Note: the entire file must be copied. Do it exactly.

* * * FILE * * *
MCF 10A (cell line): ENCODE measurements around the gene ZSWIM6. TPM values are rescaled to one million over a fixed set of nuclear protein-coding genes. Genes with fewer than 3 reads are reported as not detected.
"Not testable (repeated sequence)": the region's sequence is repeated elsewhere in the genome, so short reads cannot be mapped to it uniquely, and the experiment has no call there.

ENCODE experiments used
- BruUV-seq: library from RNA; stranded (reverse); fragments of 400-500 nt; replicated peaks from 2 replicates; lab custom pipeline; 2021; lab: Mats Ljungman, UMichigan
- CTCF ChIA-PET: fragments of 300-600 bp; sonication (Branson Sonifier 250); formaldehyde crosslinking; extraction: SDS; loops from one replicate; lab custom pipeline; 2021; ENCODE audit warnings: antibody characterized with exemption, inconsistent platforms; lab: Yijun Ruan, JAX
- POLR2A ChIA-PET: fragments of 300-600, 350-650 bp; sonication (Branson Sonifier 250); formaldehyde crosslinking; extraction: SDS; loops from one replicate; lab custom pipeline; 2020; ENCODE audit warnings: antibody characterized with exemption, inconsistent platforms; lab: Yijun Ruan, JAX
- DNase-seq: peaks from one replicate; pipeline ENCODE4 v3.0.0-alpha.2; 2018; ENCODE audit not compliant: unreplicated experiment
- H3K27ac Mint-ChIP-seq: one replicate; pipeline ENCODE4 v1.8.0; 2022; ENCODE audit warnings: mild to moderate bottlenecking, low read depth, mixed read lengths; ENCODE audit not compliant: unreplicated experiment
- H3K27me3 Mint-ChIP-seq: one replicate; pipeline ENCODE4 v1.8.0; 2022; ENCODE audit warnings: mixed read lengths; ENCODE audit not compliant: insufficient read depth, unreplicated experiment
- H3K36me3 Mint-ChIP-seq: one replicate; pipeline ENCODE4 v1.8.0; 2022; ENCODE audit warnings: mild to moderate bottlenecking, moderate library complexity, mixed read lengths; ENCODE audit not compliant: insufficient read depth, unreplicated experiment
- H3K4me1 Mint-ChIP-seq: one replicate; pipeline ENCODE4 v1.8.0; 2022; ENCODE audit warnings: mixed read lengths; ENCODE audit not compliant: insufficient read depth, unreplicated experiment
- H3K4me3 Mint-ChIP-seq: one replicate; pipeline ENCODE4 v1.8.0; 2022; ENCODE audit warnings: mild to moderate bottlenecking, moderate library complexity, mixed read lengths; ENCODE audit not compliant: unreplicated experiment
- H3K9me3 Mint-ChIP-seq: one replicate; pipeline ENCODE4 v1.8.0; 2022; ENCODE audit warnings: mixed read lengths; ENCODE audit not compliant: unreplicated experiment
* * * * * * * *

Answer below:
MCF 10A (cell line): ENCODE measurements around the gene ZSWIM6. TPM values are rescaled to one million over a fixed set of nuclear protein-coding genes. Genes with fewer than 3 reads are reported as not detected.
"Not testable (repeated sequence)": the region's sequence is repeated elsewhere in the genome, so short reads cannot be mapped to it uniquely, and the experiment has no call there.

ENCODE experiments used
- BruUV-seq: library from RNA; stranded (reverse); fragments of 400-500 nt; replicated peaks from 2 replicates; lab custom pipeline; 2021; lab: Mats Ljungman, UMichigan
- CTCF ChIA-PET: fragments of 300-600 bp; sonication (Branson Sonifier 250); formaldehyde crosslinking; extraction: SDS; loops from one replicate; lab custom pipeline; 2021; ENCODE audit warnings: antibody characterized with exemption, inconsistent platforms; lab: Yijun Ruan, JAX
- POLR2A ChIA-PET: fragments of 300-600, 350-650 bp; sonication (Branson Sonifier 250); formaldehyde crosslinking; extraction: SDS; loops from one replicate; lab custom pipeline; 2020; ENCODE audit warnings: antibody characterized with exemption, inconsistent platforms; lab: Yijun Ruan, JAX
- DNase-seq: peaks from one replicate; pipeline ENCODE4 v3.0.0-alpha.2; 2018; ENCODE audit not compliant: unreplicated experiment
- H3K27ac Mint-ChIP-seq: one replicate; pipeline ENCODE4 v1.8.0; 2022; ENCODE audit warnings: mild to moderate bottlenecking, low read depth, mixed read lengths; ENCODE audit not compliant: unreplicated experiment
- H3K27me3 Mint-ChIP-seq: one replicate; pipeline ENCODE4 v1.8.0; 2022; ENCODE audit warnings: mixed read lengths; ENCODE audit not compliant: insufficient read depth, unreplicated experiment
- H3K36me3 Mint-ChIP-seq: one replicate; pipeline ENCODE4 v1.8.0; 2022; ENCODE audit warnings: mild to moderate bottlenecking, moderate library complexity, mixed read lengths; ENCODE audit not compliant: insufficient read depth, unreplicated experiment
- H3K4me1 Mint-ChIP-seq: one replicate; pipeline ENCODE4 v1.8.0; 2022; ENCODE audit warnings: mixed read lengths; ENCODE audit not compliant: insufficient read depth, unreplicated experiment
- H3K4me3 Mint-ChIP-seq: one replicate; pipeline ENCODE4 v1.8.0; 2022; ENCODE audit warnings: mild to moderate bottlenecking, moderate library complexity, mixed read lengths; ENCODE audit not compliant: unreplicated experiment
- H3K9me3 Mint-ChIP-seq: one replicate; pipeline ENCODE4 v1.8.0; 2022; ENCODE audit warnings: mixed read lengths; ENCODE audit not compliant: unreplicated experiment